Ferrari had this unordinary way to deal with client relations since he couldn’t have cared less about customers. Or on the other hand rather he thought about them just to the degree that their money financed his over the top journey to make the finest race autos on the planet. Another presentation at the London Design Museum indicates how he sought after his objective, how his machines performed on the track, and how his aspiration persists 70 year after Ferrari was established and 29 years after his demise.
The cars on display were very special indeed: the 166MM (1950), bought by Gianni Agnelli, future head of Fiat, who said at the time “I shall always remember my first Ferrari”.
Then there’s Michael Schumacher’s F1-2000 car, a 250 GT Sperimentale (1961), 275 GTB/4 (1973), 365 GTB/4 (1973), Testarossa Spyder (1986), F40 (1988), and LaFerrari (2015).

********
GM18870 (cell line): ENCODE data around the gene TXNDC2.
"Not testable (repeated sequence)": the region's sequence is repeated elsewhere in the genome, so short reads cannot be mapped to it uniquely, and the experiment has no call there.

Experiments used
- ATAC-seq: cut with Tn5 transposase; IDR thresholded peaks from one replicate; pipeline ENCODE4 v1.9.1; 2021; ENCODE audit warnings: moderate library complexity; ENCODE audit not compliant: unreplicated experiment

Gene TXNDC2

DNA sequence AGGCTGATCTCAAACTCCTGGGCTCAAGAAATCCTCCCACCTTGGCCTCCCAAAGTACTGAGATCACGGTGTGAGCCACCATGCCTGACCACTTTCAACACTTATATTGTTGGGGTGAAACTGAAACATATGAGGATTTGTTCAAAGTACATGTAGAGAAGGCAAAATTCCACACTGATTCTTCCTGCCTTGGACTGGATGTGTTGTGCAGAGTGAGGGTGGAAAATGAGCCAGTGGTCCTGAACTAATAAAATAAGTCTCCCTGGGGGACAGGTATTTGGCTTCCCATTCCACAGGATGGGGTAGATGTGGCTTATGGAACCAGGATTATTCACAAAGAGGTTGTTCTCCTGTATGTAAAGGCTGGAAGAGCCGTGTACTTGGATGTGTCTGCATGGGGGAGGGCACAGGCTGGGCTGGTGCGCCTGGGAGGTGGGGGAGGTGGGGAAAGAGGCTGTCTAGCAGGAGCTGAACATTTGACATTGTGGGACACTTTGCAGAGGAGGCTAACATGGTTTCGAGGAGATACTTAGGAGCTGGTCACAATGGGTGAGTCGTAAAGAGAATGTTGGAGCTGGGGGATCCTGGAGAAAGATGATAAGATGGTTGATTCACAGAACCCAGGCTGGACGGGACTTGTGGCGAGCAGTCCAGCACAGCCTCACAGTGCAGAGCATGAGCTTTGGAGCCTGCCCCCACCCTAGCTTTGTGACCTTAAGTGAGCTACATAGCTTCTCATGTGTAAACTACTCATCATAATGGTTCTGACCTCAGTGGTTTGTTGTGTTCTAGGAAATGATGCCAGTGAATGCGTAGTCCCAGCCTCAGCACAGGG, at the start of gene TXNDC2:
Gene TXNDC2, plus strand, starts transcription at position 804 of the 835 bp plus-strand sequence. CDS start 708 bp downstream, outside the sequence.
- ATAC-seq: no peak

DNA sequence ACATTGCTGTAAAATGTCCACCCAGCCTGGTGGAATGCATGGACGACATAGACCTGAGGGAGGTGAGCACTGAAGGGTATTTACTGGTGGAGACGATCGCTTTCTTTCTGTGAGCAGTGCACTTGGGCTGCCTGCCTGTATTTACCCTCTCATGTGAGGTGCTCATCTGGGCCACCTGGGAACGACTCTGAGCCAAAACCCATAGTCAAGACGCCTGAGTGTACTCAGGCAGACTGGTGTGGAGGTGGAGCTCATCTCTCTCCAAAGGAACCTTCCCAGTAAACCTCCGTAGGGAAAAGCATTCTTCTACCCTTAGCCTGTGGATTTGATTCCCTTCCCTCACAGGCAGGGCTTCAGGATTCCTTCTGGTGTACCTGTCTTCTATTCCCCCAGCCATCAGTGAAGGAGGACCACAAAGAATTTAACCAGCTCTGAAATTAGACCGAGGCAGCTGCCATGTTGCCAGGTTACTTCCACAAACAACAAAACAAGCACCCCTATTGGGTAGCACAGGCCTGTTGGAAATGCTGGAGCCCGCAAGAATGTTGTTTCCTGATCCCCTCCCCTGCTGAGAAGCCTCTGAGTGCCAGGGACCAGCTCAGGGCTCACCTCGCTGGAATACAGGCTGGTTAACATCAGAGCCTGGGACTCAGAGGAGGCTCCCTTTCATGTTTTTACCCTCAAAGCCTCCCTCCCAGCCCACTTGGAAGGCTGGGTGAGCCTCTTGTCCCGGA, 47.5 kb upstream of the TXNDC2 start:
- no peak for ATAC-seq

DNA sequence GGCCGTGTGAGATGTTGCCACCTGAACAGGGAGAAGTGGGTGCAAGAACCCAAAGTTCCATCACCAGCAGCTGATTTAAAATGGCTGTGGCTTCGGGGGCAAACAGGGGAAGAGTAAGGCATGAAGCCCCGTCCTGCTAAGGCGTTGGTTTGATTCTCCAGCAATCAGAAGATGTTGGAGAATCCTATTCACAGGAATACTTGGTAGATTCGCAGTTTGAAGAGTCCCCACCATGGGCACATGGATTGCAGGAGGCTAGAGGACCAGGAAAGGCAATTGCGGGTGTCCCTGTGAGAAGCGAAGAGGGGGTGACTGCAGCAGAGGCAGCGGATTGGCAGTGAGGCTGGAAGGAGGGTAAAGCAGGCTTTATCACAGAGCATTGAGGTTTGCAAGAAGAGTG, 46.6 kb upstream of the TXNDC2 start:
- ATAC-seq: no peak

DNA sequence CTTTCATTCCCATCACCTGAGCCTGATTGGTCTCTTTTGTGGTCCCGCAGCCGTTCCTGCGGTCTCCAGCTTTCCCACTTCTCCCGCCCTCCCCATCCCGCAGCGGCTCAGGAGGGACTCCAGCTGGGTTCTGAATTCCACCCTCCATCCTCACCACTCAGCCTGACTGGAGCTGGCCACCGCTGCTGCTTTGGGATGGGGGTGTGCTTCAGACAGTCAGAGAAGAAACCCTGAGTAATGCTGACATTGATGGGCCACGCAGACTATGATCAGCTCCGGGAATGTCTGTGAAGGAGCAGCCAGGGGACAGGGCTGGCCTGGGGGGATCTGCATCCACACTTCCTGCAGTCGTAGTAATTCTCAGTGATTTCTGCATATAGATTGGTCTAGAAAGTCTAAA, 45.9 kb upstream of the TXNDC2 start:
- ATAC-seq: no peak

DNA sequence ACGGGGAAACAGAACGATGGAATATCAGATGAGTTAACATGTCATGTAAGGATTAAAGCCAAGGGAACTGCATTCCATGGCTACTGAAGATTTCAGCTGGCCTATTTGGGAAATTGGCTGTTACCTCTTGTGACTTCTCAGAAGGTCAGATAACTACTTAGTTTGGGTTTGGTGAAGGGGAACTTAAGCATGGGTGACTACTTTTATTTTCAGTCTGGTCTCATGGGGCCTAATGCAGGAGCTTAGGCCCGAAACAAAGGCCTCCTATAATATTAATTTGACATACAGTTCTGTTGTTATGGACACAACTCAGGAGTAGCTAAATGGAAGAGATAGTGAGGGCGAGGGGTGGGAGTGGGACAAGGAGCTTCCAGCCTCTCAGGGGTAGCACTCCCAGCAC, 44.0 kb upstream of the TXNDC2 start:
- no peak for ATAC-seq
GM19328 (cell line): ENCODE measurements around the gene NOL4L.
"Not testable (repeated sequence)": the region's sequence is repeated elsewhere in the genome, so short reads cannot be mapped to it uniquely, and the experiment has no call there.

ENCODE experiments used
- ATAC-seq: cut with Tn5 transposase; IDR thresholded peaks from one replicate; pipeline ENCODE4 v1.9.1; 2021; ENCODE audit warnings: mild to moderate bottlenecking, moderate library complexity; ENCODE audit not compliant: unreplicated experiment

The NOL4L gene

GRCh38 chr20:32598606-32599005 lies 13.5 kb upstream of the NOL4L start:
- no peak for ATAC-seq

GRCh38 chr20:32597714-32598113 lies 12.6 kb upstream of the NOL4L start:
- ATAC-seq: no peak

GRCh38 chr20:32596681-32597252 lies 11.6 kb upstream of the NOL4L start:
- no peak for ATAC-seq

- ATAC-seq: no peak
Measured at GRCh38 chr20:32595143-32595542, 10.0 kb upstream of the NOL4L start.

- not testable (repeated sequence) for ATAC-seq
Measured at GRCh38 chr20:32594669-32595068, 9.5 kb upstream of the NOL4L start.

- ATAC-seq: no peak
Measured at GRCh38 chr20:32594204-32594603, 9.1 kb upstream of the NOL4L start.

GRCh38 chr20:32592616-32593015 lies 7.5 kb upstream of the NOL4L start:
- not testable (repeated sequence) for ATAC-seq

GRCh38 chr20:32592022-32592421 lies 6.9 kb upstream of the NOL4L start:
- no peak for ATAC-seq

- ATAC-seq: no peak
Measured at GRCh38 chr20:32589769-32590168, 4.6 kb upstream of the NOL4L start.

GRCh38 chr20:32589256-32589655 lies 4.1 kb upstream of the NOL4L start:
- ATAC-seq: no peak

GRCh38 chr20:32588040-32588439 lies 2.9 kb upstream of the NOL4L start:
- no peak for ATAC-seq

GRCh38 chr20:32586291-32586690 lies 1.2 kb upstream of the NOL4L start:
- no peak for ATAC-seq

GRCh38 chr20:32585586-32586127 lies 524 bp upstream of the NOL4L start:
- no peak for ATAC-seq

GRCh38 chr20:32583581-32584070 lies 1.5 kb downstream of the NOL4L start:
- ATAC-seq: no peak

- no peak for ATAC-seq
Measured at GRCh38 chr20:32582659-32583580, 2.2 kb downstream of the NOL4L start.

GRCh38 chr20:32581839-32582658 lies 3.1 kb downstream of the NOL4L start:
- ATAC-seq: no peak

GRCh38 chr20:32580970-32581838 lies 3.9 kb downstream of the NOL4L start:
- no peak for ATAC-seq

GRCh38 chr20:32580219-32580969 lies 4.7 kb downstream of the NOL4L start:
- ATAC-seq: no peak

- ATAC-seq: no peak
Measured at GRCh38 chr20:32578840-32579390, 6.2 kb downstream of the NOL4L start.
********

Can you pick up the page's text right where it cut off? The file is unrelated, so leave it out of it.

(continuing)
Alongside the cars, full-size design and wind tunnel models in wood, wire and modelling clay were displayed (the GTO was apparently modelled with thin steel rods in 1960 as a fast way to establish the form). The curator, Andrew Nahum, says that these models “are a window into the fascinating and private world of car design – one of the greatest and most complex industrial arts.”